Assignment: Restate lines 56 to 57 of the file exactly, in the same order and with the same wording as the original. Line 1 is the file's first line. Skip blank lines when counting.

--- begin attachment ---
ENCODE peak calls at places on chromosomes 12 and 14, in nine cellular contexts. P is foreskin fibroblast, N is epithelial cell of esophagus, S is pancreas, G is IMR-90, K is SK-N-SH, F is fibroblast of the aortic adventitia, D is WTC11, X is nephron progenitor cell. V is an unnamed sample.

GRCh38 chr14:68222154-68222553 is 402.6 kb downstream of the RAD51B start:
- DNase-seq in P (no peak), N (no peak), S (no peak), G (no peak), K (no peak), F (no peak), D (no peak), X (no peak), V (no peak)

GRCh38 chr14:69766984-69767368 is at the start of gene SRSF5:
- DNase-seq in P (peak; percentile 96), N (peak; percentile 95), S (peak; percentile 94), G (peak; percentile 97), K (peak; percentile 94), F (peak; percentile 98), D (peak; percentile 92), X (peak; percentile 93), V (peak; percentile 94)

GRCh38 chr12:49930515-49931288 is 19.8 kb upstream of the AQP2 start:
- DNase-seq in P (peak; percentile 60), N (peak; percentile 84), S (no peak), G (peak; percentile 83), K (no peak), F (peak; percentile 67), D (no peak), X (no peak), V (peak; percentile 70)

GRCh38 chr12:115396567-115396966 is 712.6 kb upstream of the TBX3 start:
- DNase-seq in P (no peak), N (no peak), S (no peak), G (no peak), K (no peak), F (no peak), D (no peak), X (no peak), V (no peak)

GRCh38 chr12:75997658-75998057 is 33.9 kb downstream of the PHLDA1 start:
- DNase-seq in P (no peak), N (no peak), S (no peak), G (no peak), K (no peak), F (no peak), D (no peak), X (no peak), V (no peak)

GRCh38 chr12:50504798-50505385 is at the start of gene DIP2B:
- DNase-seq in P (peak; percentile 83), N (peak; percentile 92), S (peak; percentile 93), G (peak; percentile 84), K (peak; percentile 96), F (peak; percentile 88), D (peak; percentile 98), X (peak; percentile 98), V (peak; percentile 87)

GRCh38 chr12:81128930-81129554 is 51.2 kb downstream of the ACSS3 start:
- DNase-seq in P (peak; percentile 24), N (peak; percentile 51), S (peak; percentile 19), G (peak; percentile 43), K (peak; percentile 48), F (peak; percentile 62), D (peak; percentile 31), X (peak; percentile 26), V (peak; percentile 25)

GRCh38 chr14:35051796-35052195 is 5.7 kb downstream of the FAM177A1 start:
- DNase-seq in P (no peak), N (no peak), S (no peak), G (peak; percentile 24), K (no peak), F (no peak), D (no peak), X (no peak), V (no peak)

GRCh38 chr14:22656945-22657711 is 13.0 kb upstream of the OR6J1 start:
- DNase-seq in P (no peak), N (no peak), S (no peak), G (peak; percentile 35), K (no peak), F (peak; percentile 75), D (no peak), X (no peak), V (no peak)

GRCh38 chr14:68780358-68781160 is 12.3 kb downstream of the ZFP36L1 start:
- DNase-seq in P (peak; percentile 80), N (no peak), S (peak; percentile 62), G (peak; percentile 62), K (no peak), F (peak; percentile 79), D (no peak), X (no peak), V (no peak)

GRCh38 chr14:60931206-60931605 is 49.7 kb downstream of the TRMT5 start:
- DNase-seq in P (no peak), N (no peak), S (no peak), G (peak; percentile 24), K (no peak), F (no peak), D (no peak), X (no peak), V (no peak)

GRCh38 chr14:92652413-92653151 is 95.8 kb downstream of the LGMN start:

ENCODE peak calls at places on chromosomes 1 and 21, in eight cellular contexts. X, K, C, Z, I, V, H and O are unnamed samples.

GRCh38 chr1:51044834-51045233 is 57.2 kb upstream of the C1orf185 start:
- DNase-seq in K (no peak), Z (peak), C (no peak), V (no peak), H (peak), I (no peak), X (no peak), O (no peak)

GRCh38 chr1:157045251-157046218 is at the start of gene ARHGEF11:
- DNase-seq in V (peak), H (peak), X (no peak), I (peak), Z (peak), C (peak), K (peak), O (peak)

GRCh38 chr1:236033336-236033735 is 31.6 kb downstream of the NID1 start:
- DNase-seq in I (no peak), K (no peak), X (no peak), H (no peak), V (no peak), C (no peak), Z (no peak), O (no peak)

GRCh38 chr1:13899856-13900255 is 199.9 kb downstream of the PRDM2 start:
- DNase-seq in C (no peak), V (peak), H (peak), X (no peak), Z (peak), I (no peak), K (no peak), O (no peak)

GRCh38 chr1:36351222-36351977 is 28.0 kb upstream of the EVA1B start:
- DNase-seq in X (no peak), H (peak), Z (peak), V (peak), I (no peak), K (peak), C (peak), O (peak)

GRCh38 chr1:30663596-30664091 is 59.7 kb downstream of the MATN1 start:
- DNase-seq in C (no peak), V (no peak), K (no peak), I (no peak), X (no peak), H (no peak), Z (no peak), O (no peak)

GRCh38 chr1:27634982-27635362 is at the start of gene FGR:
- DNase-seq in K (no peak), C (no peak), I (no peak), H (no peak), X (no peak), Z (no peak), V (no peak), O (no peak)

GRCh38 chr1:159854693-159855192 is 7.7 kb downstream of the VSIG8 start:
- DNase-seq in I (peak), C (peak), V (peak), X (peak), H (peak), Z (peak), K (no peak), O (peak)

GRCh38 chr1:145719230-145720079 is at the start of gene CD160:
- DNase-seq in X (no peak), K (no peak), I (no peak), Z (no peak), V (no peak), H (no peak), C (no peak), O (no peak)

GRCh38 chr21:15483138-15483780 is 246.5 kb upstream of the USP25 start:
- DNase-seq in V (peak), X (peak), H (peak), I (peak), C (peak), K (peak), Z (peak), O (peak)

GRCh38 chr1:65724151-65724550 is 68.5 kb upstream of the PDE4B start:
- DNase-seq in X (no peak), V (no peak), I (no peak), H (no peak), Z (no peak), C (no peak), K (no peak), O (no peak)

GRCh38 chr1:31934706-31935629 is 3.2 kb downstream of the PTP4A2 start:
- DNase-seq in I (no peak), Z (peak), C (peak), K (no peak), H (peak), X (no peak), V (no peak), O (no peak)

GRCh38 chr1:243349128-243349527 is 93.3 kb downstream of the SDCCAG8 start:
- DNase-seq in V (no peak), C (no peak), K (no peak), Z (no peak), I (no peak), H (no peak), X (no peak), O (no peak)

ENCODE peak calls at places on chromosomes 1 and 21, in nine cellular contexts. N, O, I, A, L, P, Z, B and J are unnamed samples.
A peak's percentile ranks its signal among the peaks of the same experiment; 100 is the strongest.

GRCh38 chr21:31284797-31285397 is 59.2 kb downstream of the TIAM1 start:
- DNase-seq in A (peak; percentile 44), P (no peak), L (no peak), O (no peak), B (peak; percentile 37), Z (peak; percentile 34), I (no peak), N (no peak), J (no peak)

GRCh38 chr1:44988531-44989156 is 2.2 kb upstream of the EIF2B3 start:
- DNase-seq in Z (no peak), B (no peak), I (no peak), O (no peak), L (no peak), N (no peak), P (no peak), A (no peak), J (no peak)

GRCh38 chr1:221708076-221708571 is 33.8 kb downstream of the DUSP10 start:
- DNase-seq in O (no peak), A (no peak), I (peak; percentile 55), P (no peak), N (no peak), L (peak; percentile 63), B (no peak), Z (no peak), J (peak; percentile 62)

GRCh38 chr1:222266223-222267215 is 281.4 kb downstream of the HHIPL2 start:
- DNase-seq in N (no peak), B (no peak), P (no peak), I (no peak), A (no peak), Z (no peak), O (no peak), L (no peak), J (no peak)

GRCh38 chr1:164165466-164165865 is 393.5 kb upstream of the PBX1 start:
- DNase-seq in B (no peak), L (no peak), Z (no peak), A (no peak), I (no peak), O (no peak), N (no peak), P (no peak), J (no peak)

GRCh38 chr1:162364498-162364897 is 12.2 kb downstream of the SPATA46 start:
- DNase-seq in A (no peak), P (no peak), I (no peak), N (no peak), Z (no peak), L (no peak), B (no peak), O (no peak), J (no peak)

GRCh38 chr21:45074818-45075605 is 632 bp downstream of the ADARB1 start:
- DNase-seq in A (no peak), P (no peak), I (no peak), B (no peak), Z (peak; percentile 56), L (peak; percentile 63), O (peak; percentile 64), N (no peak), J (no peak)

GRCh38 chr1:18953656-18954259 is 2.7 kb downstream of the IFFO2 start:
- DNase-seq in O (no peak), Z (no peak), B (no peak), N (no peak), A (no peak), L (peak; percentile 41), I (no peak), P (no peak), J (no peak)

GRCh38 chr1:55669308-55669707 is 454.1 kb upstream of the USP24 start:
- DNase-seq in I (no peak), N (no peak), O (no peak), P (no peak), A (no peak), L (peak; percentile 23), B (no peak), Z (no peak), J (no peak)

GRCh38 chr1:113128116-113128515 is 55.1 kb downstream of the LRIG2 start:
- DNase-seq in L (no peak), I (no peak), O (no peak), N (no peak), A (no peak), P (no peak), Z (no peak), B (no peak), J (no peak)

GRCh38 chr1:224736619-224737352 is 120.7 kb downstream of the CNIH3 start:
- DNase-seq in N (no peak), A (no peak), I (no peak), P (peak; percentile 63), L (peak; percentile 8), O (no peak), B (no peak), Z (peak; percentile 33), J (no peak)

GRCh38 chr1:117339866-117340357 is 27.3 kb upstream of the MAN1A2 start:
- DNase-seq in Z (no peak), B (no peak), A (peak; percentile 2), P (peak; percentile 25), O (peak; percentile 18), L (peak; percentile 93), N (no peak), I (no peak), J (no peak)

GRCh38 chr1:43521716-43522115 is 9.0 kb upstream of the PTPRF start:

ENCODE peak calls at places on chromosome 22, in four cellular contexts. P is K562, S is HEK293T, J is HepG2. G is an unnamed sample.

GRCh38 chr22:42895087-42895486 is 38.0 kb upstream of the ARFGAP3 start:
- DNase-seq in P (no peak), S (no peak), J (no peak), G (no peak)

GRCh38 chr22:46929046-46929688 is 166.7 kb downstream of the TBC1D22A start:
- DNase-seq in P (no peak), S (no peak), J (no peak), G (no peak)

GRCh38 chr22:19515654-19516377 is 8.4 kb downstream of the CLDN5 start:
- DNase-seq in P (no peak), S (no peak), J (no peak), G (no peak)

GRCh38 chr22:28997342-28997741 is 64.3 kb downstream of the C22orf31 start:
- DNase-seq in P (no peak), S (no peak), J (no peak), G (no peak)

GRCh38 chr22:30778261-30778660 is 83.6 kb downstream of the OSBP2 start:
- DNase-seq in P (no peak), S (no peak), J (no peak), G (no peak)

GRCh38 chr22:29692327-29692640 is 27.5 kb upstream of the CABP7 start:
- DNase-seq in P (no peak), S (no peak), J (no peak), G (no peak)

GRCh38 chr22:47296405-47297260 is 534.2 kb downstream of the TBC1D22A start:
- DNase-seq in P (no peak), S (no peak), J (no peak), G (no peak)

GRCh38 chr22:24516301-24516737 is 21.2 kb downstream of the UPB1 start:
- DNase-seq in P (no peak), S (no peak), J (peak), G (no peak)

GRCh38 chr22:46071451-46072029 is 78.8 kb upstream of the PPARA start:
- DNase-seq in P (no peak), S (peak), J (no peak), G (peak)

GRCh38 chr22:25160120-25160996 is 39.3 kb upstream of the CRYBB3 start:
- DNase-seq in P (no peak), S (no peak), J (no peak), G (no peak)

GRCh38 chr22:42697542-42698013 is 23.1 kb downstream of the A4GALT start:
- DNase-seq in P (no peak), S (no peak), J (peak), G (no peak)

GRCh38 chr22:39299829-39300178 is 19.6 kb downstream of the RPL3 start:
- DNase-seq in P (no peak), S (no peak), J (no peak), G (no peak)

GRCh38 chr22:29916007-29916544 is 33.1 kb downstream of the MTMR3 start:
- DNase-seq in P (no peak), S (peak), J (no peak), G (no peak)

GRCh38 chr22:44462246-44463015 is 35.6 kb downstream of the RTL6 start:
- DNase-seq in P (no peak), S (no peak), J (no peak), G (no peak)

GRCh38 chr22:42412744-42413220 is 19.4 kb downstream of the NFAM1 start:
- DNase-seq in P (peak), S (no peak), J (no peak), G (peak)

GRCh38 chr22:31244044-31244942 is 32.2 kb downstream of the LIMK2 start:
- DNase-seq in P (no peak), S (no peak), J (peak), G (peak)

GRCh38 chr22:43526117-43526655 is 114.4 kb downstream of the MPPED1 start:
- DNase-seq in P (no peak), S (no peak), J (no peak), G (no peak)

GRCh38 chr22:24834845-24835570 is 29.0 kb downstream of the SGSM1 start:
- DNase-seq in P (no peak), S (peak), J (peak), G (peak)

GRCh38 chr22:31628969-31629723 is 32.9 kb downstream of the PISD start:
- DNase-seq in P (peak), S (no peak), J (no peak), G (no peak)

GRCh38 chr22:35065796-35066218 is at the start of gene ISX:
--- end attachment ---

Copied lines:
GRCh38 chr1:44988531-44989156 is 2.2 kb upstream of the EIF2B3 start:
- DNase-seq in Z (no peak), B (no peak), I (no peak), O (no peak), L (no peak), N (no peak), P (no peak), A (no peak), J (no peak)